This is what we believe we have observed in our imaging data. Questions about spatial relations require that the participant think about specific details that are best represented in the posterior (dorsal) hippocampus. Questions about spatial location require that the participant think about contextual information best represented in the anterior (ventral) hippocampus.

Is this a resolution to the conundrum? Perhaps. Clearly, different regions within the hippocampus seem to play somewhat different roles. This happens although the individual elements in these regions appear quite similar; for example, there are place cells all along the longitudinal axis of the hippocampus and grid cells along the axis of the entorhinal cortex. We discussed above the recent work with rats suggesting that important differences emerge at the network level: Cells at different ends of the MEC (and we presume, hippocampus) behave quite differently in response to an environmental challenge. At the dorsal end, spatial detail is preserved; at the ventral end, place is preserved. As a consequence, the representations formed in dorsal hippocampus are the sort that would be critical for navigation, whereas the representations formed in ventral hippocampal representations are critical for context. The present results, in humans, suggest that the posterior hippocampus is preferentially engaged by thinking about spatial details (of the sort one might use in navigating), whereas the anterior hippocampus is preferentially engaged by thinking about locations or contexts. At this level of description, one could say that the hippocampus in rats and the hippocampus in humans are doing essentially the same thing.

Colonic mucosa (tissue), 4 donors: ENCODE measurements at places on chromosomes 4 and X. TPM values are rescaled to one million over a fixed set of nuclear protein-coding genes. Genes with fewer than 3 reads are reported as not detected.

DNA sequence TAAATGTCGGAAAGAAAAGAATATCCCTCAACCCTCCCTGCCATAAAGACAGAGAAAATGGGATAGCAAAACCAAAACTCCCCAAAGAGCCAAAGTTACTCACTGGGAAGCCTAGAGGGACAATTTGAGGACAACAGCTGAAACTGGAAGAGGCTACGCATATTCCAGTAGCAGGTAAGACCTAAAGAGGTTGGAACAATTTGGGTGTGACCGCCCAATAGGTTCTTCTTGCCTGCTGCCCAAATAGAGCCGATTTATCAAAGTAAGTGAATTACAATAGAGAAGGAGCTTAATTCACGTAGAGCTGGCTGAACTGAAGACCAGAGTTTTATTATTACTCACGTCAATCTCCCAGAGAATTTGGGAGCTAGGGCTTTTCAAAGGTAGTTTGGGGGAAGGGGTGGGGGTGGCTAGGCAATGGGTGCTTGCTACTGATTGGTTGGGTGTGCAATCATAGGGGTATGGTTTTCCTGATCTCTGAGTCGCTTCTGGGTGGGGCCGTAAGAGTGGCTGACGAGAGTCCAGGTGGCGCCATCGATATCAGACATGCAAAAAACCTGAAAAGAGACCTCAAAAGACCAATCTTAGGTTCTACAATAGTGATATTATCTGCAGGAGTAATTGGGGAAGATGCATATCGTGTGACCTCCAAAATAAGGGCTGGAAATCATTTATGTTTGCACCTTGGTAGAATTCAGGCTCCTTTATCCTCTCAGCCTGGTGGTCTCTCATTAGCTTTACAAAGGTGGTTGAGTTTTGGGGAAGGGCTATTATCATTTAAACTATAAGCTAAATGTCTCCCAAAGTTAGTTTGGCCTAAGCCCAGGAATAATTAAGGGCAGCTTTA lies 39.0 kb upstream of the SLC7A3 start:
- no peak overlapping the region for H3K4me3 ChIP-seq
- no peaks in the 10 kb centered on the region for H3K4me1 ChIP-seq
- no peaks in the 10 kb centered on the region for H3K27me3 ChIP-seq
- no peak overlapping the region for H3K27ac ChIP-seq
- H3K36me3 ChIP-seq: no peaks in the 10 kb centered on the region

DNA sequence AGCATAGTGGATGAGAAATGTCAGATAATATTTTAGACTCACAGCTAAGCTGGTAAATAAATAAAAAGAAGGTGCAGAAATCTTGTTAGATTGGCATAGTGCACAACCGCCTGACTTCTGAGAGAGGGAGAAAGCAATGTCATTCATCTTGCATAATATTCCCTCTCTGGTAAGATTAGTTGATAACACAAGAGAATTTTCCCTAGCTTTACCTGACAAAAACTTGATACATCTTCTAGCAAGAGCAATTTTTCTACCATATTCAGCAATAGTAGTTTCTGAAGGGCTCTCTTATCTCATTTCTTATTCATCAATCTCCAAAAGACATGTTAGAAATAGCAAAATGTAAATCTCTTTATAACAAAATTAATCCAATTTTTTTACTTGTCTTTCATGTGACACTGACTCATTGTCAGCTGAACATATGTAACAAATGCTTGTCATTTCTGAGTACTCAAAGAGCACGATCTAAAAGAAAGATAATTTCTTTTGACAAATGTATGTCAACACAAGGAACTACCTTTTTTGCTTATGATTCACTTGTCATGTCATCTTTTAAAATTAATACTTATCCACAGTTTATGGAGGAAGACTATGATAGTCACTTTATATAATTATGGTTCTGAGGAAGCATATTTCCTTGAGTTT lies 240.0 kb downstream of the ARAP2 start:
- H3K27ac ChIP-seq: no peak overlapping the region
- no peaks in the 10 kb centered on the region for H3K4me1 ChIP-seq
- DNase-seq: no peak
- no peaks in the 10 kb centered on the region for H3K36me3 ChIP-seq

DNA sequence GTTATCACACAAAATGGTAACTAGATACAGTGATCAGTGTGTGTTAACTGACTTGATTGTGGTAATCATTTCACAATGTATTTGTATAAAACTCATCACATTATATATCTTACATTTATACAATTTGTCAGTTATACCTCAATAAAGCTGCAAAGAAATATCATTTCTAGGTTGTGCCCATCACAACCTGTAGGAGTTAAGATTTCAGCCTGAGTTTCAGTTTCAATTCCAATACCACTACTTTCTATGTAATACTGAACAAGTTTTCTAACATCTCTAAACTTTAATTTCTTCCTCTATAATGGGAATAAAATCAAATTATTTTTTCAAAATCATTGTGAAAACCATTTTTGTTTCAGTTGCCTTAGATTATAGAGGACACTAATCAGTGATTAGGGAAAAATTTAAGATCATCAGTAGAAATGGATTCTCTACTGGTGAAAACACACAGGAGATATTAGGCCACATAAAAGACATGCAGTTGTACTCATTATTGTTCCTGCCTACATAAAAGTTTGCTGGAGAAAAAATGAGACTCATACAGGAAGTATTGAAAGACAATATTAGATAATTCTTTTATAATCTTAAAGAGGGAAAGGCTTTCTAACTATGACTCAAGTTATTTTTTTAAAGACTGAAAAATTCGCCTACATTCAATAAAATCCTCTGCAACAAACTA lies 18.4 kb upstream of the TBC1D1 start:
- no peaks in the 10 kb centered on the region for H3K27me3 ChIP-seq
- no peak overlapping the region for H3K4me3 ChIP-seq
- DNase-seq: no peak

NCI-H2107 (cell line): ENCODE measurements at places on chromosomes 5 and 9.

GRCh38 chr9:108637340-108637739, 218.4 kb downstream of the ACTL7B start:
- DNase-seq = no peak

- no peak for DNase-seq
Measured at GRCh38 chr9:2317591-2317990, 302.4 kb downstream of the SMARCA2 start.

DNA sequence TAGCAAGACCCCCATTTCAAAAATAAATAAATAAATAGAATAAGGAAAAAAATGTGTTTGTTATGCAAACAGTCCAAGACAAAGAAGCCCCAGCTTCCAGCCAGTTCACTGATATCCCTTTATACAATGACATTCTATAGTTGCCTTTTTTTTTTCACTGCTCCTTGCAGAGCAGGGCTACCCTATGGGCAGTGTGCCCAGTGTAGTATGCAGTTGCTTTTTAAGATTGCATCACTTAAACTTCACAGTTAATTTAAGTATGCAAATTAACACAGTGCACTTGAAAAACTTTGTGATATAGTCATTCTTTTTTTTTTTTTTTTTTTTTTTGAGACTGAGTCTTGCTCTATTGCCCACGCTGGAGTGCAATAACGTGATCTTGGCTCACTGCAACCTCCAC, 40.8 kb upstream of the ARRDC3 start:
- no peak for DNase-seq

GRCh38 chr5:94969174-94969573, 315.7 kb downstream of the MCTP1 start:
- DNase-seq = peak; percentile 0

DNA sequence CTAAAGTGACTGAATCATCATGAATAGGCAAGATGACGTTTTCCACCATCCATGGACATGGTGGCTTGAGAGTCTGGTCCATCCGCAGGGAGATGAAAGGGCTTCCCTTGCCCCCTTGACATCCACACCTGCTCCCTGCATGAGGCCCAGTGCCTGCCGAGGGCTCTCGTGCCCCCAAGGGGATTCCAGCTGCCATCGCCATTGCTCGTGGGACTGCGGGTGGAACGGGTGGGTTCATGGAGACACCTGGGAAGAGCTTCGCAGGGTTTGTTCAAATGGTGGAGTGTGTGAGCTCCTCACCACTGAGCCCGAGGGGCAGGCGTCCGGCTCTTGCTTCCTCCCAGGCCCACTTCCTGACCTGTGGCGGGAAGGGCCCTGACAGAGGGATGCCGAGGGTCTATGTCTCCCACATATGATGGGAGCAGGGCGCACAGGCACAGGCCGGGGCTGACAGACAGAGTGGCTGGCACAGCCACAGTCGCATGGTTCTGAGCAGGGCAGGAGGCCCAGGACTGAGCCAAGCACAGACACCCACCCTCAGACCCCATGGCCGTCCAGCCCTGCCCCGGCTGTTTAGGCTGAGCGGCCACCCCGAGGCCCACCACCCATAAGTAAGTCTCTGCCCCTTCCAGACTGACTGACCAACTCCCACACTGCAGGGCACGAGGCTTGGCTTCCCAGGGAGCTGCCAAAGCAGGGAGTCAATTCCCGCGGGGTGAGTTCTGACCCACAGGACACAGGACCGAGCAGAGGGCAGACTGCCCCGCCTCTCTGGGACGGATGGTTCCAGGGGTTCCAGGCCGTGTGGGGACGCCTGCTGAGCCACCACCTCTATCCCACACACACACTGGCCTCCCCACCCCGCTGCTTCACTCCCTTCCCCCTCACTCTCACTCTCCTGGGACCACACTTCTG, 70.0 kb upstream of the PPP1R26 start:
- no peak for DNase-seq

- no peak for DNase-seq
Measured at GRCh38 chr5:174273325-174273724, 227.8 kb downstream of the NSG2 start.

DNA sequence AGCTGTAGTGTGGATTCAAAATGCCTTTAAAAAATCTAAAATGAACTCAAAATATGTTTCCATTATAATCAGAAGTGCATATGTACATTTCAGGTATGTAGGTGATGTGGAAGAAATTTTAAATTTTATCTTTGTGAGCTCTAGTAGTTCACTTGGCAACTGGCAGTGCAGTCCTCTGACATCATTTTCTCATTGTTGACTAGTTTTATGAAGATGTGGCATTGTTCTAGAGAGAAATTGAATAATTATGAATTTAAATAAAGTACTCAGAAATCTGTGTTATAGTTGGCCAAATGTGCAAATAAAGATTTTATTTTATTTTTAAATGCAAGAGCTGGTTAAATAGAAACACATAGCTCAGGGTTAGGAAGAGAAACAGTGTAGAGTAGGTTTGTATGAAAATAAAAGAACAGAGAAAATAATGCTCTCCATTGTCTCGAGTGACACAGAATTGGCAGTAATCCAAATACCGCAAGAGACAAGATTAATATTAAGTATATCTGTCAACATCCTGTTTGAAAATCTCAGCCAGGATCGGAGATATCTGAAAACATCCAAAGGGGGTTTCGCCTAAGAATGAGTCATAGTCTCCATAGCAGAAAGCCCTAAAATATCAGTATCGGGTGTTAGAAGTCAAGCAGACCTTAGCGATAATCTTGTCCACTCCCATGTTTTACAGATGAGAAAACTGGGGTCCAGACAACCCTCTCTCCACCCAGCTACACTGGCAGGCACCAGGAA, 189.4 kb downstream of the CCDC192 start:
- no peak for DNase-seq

Reprint requests should be sent to Siobhan Hoscheidt, Center for Cognitive Neuroscience, Duke University, Room B247, 450 Research Drive, LSRC Building, Box 90999, Durham, NC 27708, or via e-mail: siobhan.hoscheidt@duke.edu.